learning from disagreement

Knowledge is basically just an agreement with the world on a set of truths. In order to truly learn anything new, you must push past agreement into the realm of disagreement.

You must push and prod, and challenge your previous knowledge. You must disagree with yourself that you know enough, that you know all there is, and that you know anything at all.

In reality, we learn best from people who we don’t agree with. They cause us to challenge our assumptions and seek out the proof (or lack thereof) of our claims.

“I have never in my life learned anything from any man who agreed with me.” -Dudley Field Malone

Learning From Disagreement

Why do so many offices and places of employment offer conflict management seminars? Could it be because people don’t always agree?

Opinions and beliefs are diverse. One of the lessons life teaches us that schools seem to leave out is that people are going to disagree with us. The faster you learn this, and figure out that disagreement is not always bad – the farther you will go and the more mature you become.

I realize the quote above is a little extreme. We can and do learn from people who we agree with. I’ve had great mentors who have taught me things that instantly made sense to me, especially as a new believer in Christ.

But I think the point of the quote is that we learn more, and more deeply, from the times when people disagree.

When my views are challenged, I’m stretched both mentally and spiritually trying to defend myself. I don’t always change my original view, but it evolves into something each time. It either becomes more solidified in my mind (because I now have back-up reasons for it), or I hold the belief a little less firmly. I might even understand the other viewpoint and find it in my heart to respect some of it’s points.

Every once in a while (mostly because I’m stubborn), that disagreement causes me to change what I think about a topic.

So any way you look at it, I have learned.

Learning To Disagree With People

Another great lesson that schools don’t care to promote is the idea of learning to disagree with others.

Think about it. Were you allowed to disagree with your teachers? I know there were probably a few awesome teachers that allowed free discussion. But for the most part, my experience was that if you brought up a disagreement it was usually not well taken. I even had teachers who refused to allow us to disagree with the curriculum – even when we could prove it was wrong!

The only place in school I really learned about disagreeing was in debate club. It was sort of useful, but at the same time it didn’t really example genuine, everyday discussion. You came prepared, with notes, and you weren’t allowed to budge from your chosen position.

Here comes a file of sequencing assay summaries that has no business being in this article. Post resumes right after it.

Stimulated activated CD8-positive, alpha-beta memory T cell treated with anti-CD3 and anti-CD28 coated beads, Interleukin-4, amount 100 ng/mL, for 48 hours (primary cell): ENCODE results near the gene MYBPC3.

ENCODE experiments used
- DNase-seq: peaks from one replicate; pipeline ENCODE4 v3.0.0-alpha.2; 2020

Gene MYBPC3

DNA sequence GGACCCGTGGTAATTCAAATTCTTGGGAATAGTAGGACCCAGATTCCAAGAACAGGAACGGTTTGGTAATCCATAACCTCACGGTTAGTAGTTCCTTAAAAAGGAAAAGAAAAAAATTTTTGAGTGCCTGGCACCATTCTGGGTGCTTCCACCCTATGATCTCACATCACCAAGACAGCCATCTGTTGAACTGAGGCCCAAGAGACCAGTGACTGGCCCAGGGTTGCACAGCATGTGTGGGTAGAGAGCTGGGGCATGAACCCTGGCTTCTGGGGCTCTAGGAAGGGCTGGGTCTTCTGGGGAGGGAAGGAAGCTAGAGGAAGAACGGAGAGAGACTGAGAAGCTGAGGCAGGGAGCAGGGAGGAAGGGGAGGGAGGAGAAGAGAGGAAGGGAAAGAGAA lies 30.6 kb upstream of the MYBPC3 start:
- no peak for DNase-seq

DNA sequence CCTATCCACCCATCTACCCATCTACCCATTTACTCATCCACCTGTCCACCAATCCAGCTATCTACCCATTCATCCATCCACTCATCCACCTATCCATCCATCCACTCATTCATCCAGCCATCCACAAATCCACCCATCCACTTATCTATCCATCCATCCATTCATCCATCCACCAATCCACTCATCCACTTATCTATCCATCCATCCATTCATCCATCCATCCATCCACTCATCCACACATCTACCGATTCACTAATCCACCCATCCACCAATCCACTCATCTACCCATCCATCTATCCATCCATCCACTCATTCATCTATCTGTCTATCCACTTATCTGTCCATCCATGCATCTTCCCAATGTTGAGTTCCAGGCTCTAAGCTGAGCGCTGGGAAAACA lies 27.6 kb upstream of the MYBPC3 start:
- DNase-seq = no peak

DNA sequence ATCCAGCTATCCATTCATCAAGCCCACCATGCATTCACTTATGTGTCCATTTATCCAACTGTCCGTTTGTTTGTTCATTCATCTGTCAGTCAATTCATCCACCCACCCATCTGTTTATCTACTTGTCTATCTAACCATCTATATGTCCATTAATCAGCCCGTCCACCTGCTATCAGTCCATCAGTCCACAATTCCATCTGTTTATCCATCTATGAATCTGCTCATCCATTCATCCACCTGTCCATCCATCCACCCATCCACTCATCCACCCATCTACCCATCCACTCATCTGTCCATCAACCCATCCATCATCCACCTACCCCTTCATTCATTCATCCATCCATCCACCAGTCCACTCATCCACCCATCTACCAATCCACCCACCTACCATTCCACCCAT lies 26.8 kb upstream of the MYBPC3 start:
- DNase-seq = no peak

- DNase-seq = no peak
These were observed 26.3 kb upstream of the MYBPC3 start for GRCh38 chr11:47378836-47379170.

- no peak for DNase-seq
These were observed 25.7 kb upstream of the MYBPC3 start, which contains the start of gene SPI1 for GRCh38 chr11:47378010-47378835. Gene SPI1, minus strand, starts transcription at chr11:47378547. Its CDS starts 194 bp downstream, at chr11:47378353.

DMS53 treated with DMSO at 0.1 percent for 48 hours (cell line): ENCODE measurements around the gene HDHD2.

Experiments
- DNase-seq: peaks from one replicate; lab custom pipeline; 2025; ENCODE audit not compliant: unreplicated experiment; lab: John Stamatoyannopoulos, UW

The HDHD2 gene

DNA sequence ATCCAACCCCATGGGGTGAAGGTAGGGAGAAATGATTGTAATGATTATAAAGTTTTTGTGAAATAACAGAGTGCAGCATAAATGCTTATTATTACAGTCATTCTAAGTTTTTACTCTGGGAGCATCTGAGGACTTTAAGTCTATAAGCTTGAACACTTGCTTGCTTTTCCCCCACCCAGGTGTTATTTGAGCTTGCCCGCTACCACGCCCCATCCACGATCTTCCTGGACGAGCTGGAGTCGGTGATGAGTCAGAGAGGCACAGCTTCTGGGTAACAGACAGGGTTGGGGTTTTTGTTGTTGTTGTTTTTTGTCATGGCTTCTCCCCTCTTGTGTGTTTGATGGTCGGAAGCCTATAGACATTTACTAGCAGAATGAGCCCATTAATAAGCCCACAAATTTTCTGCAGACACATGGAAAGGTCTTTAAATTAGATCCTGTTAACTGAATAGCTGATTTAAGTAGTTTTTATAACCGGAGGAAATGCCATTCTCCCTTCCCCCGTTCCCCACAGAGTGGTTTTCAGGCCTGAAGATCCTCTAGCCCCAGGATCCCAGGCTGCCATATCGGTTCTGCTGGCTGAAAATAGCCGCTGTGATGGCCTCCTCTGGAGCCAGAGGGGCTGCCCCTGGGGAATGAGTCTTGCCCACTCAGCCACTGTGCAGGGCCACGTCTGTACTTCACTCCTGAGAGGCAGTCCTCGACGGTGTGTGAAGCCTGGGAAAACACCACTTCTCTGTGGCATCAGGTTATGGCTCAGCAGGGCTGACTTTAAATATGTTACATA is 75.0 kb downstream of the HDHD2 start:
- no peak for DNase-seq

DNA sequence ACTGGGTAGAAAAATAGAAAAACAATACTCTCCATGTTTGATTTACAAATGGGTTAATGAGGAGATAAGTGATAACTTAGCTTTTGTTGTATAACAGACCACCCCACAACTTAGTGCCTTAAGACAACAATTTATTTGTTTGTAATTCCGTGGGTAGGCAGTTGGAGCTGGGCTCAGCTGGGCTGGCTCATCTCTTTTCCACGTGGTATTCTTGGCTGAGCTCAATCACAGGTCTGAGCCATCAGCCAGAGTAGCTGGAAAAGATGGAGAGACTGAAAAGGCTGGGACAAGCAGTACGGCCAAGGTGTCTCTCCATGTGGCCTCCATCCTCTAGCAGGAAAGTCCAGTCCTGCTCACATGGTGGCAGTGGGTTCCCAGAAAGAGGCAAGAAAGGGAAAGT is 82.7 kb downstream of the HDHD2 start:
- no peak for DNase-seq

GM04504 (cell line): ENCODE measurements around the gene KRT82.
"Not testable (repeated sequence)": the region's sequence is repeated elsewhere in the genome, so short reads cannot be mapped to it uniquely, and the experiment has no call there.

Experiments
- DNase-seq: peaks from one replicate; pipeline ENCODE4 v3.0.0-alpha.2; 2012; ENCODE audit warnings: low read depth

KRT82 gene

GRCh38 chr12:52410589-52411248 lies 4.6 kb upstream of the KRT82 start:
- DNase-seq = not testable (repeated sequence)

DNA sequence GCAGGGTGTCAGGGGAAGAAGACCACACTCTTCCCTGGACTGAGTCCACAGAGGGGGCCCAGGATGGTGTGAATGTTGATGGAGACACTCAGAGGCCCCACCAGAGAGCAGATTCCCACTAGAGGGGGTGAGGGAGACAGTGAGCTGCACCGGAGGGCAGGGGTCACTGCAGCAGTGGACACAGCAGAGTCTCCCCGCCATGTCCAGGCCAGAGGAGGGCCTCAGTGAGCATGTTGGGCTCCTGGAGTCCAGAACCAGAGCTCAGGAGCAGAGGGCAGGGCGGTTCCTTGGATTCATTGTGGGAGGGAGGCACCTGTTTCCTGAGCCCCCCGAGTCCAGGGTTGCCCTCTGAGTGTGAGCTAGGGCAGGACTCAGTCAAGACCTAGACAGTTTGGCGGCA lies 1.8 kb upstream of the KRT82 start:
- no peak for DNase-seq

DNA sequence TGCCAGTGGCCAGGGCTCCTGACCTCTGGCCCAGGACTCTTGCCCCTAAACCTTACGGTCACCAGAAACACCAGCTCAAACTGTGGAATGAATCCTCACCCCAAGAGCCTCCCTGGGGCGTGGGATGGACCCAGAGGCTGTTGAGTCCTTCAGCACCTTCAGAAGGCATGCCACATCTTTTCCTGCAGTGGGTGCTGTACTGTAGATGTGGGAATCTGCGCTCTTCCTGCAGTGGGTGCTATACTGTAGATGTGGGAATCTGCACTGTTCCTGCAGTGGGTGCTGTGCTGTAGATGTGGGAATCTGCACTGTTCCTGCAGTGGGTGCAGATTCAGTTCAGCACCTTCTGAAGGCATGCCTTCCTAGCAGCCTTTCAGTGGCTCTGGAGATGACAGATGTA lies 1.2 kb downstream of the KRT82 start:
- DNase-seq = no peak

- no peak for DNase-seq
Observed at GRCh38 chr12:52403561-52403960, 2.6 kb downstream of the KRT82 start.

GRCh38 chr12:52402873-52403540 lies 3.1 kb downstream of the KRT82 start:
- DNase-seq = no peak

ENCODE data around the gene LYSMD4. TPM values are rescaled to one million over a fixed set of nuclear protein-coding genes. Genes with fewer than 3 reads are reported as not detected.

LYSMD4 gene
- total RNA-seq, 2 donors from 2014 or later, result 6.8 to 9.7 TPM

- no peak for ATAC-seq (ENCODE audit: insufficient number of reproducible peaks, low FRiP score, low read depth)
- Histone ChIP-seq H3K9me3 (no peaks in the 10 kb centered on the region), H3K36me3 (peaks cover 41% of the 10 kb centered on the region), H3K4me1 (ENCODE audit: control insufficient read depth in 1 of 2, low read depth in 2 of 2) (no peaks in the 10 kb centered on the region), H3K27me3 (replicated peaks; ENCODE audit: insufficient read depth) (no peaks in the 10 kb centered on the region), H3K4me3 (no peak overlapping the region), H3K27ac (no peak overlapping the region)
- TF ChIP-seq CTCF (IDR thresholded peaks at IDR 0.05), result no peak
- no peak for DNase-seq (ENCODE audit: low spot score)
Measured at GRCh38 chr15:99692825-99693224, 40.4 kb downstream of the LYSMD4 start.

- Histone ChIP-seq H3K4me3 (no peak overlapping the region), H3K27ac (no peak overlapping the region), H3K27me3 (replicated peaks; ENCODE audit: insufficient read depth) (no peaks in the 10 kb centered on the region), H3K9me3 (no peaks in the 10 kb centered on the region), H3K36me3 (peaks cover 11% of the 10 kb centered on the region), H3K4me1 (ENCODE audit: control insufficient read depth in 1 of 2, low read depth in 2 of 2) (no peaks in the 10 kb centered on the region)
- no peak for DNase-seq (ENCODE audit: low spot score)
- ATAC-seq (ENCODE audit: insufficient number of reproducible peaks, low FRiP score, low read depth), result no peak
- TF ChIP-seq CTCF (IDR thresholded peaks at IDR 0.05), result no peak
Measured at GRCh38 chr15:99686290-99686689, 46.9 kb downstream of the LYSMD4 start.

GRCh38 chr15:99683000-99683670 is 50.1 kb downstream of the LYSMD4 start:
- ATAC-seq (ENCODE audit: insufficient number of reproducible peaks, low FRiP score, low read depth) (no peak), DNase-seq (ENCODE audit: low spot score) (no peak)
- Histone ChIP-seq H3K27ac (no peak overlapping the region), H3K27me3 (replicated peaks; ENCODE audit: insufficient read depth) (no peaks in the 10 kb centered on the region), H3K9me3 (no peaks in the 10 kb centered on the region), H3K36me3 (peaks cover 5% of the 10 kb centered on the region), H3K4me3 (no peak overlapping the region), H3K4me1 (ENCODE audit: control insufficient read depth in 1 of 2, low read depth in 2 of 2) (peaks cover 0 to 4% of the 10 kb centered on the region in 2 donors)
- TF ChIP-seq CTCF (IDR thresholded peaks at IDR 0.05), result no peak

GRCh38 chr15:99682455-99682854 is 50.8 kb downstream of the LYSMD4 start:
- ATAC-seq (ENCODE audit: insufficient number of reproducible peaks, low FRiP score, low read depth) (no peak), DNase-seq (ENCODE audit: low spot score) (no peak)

Real life disagreement doesn’t look like that at all.

The classroom of life teaches us that knowing how to disagree, and how to do it respectfully and well, is a very fine skill to have.

The phenomenon of Facebook is a perfect example. You don’t want to be “that guy” who can’t have a decent discussion, starts attacking people personally, and never budges on any point.

The same goes for real life. Learning how to object, to bring up another viewpoint, and to treat others well while doing it is an art form that only experience can teach you. That and a good dose of humility.

Have you ever learned from a disagreement? How do we teach our kids to disagree with others well?

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3 Responses to Classroom Of Life: Learning From Disagreement

  1. Debbie says:

    I love this post. This was my greatest concern about homeschooling. We live in a rural area so meeting other people outside of church and family is work. School was tempting because it is where you can find different people. However they don’t teach these skills well. So I am praying and watching for opportunities to find this diversity through other outlets.

  2. Hi, I am new to your blog but I had to comment on this post. You have made so many good points here. I grew the most as a Christian studying with a group of ladies whose doctrine I didn’t agree with. In doing so I was forced to really think about and explore what and why I believed as I did. I am so grateful for the time I had with them.

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